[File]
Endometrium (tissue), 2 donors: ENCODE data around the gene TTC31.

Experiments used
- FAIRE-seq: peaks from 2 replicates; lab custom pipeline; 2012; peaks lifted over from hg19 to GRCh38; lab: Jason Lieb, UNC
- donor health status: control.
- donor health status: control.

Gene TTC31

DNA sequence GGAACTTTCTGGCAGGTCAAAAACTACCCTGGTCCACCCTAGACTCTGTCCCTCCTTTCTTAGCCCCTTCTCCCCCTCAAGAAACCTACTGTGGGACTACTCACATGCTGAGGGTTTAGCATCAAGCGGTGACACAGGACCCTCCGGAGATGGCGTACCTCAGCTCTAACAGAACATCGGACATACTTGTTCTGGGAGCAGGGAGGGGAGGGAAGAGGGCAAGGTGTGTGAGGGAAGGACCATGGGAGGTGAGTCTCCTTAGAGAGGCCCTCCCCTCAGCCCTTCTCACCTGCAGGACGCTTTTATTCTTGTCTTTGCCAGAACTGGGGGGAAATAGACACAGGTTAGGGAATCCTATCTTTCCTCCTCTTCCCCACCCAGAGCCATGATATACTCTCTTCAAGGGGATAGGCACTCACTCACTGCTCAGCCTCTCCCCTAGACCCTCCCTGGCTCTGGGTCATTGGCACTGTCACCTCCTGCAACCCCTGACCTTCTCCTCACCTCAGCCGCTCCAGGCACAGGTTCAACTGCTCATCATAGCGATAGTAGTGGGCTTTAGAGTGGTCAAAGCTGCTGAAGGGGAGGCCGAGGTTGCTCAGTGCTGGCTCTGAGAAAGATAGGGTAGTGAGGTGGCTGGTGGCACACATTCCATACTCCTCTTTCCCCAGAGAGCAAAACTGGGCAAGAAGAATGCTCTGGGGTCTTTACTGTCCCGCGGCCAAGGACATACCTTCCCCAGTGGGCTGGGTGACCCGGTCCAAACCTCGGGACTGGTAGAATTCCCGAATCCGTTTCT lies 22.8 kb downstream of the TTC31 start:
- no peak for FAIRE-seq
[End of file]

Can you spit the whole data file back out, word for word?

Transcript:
Endometrium (tissue), 2 donors: ENCODE data around the gene TTC31.

Experiments used
- FAIRE-seq: peaks from 2 replicates; lab custom pipeline; 2012; peaks lifted over from hg19 to GRCh38; lab: Jason Lieb, UNC
- donor health status: control.
- donor health status: control.

Gene TTC31

DNA sequence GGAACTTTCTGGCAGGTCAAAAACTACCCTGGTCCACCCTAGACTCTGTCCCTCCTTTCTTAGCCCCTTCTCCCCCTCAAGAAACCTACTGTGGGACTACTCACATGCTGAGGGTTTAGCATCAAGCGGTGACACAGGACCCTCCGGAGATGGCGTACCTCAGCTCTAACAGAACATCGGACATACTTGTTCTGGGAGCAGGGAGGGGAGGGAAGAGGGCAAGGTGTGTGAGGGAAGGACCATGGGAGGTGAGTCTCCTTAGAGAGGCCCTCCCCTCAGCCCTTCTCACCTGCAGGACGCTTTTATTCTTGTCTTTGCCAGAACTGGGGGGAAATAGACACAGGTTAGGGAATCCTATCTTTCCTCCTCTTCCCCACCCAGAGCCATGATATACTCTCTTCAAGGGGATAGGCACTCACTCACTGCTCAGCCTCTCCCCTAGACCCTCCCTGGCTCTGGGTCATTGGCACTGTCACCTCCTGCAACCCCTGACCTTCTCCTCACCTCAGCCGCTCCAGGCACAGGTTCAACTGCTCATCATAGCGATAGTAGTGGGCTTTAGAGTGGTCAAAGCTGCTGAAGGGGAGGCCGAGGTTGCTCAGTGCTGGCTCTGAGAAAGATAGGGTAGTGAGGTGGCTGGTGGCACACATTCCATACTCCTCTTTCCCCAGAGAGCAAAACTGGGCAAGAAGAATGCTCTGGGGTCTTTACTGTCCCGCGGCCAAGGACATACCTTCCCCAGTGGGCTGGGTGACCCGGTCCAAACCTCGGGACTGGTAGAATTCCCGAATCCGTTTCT lies 22.8 kb downstream of the TTC31 start:
- no peak for FAIRE-seq